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De-amalgamation. Why the scare tactics?

Pip Hinman worked with Greens and Independent councillors to push for a poll on de-amalgamation. Photo: Peter Boyle

Opinion By PIP HINMAN

The political forces that were against even asking the Inner West Council to request the NSW Electoral Commission for a poll on de-amalgamation – giving residents their first democratic say on the matter – were defeated by a majority of councillors agreeing.

Their efforts are now going into furious postings on social media aimed at frightening people from even engaging in a discussion about the benefits of de-amalgamation.

The purpose of the poll on September 4 is to gauge community views on the forced amalgamation of Marrickville, Leichhardt and Ashfield Councils by the NSW Liberal-National government in 2016.

If a majority of residents vote to de-amalgamate, it will then be incumbent on the incoming council to prepare a business case to put to the NSW government.

Those supporting de-amalgamation should vote “Yes” in big numbers and vote for people who will campaign for it on council. This will put sustained pressure on the NSW government to pay for the de-amalgamation.

Below are some of the arguments being put forward by opponents of de-amalgamation and my responses.

Pip is running for Socialist Alliance in Damun ward in the Inner West Council elections. Photo: Peter Boyle

‘The NSW government will never agree to de-amalgamate.’

The amended Local Government Act sets out a process for a demerger within 10 years of the forced amalgamations. A provision allows for the state government to pay the costs.  However, although the NSW government has quietly dropped its laws on the forced mergers and NSW Nationals leader John Barilaro has made his opposition to amalgamations public, this will not happen without a community campaign.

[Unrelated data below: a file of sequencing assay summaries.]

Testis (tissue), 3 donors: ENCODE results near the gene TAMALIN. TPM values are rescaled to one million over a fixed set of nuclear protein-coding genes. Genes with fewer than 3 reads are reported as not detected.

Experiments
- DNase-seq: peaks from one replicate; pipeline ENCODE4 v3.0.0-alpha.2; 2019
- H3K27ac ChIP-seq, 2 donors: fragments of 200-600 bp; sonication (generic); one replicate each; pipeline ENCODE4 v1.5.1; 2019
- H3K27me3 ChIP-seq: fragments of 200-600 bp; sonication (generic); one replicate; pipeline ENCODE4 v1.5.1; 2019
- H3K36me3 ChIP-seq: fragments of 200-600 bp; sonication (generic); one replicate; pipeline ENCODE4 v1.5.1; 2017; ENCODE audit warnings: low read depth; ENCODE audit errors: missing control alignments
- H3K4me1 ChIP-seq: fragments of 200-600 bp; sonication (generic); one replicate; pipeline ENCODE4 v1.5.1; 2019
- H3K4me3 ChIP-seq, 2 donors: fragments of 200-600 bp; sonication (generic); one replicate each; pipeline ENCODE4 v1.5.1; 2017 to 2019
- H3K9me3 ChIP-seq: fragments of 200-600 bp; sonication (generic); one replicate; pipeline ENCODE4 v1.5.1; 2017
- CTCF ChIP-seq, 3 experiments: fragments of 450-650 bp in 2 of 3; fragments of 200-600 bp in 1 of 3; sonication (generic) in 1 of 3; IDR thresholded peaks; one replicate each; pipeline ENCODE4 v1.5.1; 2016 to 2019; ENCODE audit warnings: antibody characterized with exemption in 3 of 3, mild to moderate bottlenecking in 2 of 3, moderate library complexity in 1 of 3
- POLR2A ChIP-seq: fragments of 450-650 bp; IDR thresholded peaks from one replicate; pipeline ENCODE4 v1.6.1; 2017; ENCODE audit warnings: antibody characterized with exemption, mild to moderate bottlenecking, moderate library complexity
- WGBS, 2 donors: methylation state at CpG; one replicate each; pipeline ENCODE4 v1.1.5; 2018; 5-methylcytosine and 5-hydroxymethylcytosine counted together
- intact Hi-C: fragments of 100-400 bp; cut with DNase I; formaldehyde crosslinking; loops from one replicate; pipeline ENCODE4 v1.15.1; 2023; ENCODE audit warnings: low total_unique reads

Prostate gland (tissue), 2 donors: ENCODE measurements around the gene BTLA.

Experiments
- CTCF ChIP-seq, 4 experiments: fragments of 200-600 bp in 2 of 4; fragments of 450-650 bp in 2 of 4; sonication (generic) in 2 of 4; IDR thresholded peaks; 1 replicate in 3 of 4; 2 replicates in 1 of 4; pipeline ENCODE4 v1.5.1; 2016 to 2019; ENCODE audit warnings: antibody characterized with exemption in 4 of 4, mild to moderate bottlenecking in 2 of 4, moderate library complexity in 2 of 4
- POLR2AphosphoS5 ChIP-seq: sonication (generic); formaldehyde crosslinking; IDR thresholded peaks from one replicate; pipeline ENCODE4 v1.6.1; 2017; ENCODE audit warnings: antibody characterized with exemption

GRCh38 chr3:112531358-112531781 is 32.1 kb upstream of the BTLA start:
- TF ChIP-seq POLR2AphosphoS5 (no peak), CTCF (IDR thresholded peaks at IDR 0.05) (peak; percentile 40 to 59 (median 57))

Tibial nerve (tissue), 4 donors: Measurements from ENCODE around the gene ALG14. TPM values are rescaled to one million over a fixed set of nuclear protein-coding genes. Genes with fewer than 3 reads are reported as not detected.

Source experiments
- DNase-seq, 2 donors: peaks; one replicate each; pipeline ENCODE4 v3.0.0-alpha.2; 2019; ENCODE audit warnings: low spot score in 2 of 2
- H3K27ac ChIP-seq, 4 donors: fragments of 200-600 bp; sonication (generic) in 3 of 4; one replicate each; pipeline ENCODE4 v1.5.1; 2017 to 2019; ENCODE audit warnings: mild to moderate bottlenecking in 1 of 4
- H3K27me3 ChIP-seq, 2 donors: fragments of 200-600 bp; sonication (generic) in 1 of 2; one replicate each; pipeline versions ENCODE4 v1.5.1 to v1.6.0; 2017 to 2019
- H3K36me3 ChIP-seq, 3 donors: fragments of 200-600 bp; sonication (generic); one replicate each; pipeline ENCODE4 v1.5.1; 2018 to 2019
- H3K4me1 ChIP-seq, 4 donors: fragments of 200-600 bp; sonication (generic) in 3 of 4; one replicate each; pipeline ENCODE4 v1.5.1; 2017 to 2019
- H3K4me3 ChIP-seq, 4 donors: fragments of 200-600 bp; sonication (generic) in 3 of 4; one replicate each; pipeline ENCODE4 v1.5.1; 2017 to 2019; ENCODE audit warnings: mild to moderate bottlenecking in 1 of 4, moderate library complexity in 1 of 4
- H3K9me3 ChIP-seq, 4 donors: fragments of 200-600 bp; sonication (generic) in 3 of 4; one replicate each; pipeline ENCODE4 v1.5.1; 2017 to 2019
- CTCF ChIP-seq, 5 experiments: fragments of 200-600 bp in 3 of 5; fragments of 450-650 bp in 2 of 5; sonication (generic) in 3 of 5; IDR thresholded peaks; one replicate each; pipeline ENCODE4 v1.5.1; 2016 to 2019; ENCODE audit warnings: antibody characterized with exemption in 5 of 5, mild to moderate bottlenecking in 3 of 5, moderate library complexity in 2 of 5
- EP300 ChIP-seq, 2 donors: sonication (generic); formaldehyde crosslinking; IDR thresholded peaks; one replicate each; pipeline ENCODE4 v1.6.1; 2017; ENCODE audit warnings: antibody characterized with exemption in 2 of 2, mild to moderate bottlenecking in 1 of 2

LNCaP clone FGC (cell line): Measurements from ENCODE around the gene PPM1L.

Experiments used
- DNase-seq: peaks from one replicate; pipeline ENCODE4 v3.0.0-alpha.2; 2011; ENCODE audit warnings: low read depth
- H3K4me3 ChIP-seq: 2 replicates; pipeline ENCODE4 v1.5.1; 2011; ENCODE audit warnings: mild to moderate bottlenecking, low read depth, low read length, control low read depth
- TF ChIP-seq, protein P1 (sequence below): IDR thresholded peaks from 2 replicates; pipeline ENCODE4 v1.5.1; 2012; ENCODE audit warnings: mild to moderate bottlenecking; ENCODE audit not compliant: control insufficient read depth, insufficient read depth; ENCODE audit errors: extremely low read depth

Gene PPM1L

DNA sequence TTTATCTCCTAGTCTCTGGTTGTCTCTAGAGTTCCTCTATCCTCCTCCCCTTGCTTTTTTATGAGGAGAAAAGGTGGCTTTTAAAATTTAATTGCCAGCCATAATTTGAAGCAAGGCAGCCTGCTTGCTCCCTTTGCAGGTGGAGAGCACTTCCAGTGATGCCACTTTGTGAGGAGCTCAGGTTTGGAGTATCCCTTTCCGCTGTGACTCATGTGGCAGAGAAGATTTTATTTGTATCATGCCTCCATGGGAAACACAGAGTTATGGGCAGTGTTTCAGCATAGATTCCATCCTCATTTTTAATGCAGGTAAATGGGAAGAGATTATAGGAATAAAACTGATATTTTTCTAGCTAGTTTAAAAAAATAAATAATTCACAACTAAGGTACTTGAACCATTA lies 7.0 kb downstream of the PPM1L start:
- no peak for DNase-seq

There is a growing movement to reverse the forced amalgamations across NSW. Gundagai and Tumbarumba have applied to the NSW Boundaries Commission to demerge and have had their cases heard.

Residents of five other councils — Bombala, Guyra, Pittwater, Inner West and Canterbury-Bankstown — are waiting to do so.

A strong vote for de-amalgamation in the September 4 poll would strengthen the community campaign to force the NSW government to reverse the forced amalgamation and pay all the costs of de-amalgamation.

‘The cost of amalgamating the three councils was enormous and the cost to de-amalgamate would be the same or more.’

The cost of merging the three councils has been estimated at roughly $30 million and only $10 million of this has been covered by the NSW government. Arguably de-merging may cost the same. But the NSW government made this mess, and it should pay to fix it.

The ongoing cost to the community of remaining in a mega council is far bigger.

The NSW government asserted in 2016 the forced mergers would save $2 billion over 20 years. But six years after the forced amalgamation, the promised savings have failed to materialise.